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Biking and Las Tintoreras
Galapagos by land!

Frolicking with the sea lions underwaterFrolicking with the sea lions underwater (Monika Sundem)
Early this morning we wake for our last breakfast on San Cristobal, then drive the 10- min to the airport. We check in and after finding out we were 100 pounds overweight with our luggage, we all go through our bags and pool together dirty clothes and things that can stay behind to make up the weight. Alfredo arranges for someone to send them onto Santa Cruz to meet us at the end. Next we board our two small Cessna planes – one carrying 5 and another that carries 9. We board and make the 40 minute flight to Isabela Island. Upon approach you can see just acres of black lava rock with small pockets of vegetation and not much else. After landing we travel 10 minutes to our new hotel La Casa de Marita – a beautiful open and spacious beachfront hotel. We arrive early in the morning when our rooms are not completely finished and change our clothes in the communal bathroom to head off for our mountain biking adventure. We pick up our mountain bikes and helmets, adjust the seats to fit, and away we go down the sand street to the trail (that is actually a road) towards the Wall of Tears. We ride along the coast with beautiful views off to the left and then through trees on our way. We stop at some offshoot attractions here and there – fresh water “green” pools, in search of seeing some flamingos. We strike out at every location and keep going after being disappointed at the lack of pink. After about 1 hour or so of biking – mostly flat with some uphill climbs – we come to the Wall of Tears. We get off and go walk around this mammoth structure, built by prisoners to create a compound. The work was halted when an institute head came to visit the project and a rock dropped on his head and killed him. Now the wall is being over run with lava lizards and vegetation – and is a local tourist attraction. Next we climb up to the top of a lookout from where you can see ocean and the beach town of Puerto Villamil that we started from.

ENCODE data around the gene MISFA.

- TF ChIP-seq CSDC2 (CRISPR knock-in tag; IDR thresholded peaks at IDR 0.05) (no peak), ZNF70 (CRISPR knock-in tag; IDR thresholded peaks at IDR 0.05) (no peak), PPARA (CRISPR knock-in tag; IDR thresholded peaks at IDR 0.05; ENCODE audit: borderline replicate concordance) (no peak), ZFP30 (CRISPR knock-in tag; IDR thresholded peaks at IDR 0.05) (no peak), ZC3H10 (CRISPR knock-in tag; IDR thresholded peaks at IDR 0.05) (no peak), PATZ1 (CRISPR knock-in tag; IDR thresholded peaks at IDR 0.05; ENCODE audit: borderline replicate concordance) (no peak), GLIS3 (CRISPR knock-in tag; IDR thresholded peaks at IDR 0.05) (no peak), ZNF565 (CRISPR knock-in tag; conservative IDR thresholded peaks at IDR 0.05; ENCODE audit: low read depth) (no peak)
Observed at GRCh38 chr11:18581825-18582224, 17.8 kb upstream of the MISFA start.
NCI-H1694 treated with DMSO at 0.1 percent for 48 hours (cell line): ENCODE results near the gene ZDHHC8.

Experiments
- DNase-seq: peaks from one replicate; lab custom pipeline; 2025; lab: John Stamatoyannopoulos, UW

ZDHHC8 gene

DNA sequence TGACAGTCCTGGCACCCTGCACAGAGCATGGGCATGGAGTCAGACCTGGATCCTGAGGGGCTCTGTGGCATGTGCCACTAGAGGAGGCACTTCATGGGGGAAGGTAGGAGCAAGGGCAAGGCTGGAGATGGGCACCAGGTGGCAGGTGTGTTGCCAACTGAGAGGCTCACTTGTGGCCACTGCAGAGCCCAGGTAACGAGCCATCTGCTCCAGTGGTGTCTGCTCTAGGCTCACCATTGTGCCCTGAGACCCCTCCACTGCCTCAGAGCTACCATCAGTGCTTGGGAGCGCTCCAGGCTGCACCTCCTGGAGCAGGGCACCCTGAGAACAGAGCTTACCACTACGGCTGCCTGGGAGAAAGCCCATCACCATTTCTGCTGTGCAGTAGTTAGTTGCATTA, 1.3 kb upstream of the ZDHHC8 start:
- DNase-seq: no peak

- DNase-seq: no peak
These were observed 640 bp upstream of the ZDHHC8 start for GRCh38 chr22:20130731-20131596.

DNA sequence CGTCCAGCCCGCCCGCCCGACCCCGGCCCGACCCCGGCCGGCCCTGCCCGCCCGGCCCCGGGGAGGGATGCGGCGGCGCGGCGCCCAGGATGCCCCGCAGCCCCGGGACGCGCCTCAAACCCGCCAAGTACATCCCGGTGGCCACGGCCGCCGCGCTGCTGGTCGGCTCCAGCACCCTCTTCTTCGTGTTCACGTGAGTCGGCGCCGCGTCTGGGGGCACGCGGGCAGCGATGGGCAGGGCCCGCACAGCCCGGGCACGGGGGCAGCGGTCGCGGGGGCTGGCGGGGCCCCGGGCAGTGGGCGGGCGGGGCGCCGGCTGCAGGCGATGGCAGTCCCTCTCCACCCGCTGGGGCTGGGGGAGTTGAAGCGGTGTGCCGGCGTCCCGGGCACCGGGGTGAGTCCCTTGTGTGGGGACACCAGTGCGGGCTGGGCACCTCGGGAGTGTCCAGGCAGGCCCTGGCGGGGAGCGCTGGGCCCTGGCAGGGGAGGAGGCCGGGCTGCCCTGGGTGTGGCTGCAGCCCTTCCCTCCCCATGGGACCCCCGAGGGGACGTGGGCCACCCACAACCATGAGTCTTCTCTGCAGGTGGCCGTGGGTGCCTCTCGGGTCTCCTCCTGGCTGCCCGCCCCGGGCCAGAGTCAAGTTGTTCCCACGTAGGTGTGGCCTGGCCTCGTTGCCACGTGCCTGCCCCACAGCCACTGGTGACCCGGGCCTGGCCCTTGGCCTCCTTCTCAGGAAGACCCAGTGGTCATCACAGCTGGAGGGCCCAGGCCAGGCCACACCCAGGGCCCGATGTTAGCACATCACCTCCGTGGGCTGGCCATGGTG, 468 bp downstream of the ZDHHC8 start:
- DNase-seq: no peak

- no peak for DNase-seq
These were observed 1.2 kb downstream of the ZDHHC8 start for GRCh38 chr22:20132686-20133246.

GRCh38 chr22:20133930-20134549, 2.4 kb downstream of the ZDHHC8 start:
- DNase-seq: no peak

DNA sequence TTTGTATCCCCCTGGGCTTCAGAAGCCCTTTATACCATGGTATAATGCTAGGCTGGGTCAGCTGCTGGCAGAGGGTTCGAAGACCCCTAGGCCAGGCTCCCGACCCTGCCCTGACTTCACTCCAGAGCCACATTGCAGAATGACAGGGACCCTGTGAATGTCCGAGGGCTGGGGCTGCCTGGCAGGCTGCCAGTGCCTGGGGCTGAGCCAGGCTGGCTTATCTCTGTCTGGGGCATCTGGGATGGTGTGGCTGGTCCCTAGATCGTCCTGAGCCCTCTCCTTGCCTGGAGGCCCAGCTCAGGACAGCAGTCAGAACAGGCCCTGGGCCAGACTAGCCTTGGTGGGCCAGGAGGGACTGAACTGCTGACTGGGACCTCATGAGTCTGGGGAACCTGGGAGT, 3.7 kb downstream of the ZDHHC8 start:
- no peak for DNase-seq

We go to head back and I notice that my bike has a flat from rolling over a spine from a certain plant that lies all over the sides of the road. I luckily was able to swap bikes with someone who had already decided to stop biking and ride in the support vehicle, so I continue on her bike. As I rode I paid close attention to not hit the tortoises on the side of the road, nor the two marine iguanas lying in the path! I too of course, have a spill on my bike, committing the #1 error of mountain biking – which is to never look at an object you intend to avoid – or else you will hit it every time! I looked right at a large pile up of sand in the middle of the road, and of course fell into it.
After the ride we return and we have lunch at a local restaurant in town. Next we gear up for an afternoon on the ocean. We meet and walk to the nearby marina where we board our panga and set off scouring some mangrove areas. We spot on a rock outcropping some of the Galapagos penguins – yes living at the equator! We watch them interact a bit with each other and some blue footed boobies before continuing on for another snorkel stop. We stop at a cove which is normally very calm, but this day the sea is particularly rough. We get in while some stay behind in the boat. The snorkeling is amazing with large parrot fish among others. We also have the spot of the day, a large sting ray floating along on the bottom of the floor. We follow it for a while taking pictures before we continue to Las Tintoreras Sendero. Here we see what I imagine the moon or Mars’ surfaces might look like. It is a huge field of black porous lava rock with white and green lichen growing all over. We walk along the set trail, and almost in every part we see tons of marine iguanas crawling all over each other, unaffected by our presence. We all get to spot many white tipped reef sharks swimming in the small channel that runs next to the path. We see too a sea turtle out in the cove with a sea lion playing in the channel with the sharks. What a crazy coexistence of life! Off to the right you can see a white sand beach – and off to the left of this tiny islet you see the black sand beach, all in one place! After all this we retire and turn in for the day (seeing a manta ray on the way in right by the boat). After a fantastic dinner at the hotel and a nice walk along the beach, we retire for the evening.

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